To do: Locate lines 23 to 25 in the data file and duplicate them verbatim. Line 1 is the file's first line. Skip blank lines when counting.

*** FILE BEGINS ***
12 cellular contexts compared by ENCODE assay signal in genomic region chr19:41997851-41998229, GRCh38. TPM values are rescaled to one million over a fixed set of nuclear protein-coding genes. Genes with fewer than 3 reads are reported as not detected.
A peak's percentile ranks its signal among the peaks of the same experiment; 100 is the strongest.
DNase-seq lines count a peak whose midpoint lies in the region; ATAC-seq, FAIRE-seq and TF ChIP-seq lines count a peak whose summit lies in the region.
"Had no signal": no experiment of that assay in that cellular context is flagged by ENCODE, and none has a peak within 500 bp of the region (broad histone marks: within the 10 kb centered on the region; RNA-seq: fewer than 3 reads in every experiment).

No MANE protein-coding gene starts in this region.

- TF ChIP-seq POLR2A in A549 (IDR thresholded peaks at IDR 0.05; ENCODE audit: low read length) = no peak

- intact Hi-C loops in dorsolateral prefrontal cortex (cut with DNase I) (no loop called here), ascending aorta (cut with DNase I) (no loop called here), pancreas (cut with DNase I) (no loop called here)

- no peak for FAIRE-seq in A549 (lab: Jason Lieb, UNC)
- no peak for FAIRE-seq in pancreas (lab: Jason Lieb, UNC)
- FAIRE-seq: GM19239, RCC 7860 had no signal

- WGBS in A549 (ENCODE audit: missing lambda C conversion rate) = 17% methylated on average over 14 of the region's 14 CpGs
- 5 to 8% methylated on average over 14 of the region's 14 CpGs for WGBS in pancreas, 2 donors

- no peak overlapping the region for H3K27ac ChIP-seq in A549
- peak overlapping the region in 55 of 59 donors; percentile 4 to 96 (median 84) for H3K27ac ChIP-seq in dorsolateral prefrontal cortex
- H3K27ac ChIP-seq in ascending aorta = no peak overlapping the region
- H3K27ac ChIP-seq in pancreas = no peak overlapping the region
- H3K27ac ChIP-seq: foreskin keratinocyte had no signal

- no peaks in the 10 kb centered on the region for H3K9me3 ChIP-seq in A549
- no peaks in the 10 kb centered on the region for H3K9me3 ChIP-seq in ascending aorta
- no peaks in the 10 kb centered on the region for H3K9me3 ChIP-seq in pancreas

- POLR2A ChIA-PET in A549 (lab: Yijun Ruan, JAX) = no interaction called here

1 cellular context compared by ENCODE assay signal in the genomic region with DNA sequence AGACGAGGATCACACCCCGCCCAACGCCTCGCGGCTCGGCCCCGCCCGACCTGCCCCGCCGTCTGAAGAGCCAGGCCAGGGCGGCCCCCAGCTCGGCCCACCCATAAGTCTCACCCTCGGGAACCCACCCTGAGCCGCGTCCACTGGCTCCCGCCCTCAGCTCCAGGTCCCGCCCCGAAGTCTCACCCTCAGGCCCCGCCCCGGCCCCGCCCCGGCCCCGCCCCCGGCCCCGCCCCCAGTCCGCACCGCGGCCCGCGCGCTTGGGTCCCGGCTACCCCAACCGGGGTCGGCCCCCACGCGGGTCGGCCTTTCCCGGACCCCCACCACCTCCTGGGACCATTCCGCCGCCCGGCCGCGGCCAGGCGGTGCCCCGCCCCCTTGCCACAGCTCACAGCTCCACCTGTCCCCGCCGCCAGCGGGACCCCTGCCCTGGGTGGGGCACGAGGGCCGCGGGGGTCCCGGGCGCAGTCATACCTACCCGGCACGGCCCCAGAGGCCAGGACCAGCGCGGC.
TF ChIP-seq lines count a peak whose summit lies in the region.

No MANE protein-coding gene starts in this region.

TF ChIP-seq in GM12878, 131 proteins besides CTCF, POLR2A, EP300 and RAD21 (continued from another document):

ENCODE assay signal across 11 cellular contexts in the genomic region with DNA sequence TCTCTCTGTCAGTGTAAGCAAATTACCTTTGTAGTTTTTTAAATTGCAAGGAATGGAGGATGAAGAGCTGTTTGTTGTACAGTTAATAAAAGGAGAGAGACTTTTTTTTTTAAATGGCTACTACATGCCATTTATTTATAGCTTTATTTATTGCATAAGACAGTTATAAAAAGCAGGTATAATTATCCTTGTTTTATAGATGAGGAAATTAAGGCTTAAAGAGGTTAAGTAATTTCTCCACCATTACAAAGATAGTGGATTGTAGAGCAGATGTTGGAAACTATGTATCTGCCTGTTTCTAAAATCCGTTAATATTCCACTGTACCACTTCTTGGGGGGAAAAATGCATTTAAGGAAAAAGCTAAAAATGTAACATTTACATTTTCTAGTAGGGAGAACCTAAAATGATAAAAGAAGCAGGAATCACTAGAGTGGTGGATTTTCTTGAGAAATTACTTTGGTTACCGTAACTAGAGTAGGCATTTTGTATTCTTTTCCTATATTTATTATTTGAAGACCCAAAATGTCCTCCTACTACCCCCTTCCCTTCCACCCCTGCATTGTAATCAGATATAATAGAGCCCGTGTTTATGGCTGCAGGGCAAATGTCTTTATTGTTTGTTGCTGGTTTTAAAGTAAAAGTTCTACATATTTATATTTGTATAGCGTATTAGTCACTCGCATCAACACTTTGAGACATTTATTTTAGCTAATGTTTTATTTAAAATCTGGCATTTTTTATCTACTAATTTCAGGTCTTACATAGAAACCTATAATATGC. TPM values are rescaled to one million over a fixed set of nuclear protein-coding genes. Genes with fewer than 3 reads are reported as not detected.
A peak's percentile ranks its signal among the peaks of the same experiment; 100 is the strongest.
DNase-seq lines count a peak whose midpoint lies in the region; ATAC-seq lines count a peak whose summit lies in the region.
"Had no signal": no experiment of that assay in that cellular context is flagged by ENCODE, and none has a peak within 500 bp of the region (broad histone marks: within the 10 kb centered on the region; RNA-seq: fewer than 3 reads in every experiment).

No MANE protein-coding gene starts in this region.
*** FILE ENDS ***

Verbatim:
TF ChIP-seq lines count a peak whose summit lies in the region.

No MANE protein-coding gene starts in this region.

TF ChIP-seq in GM12878, 131 proteins besides CTCF, POLR2A, EP300 and RAD21 (continued from another document):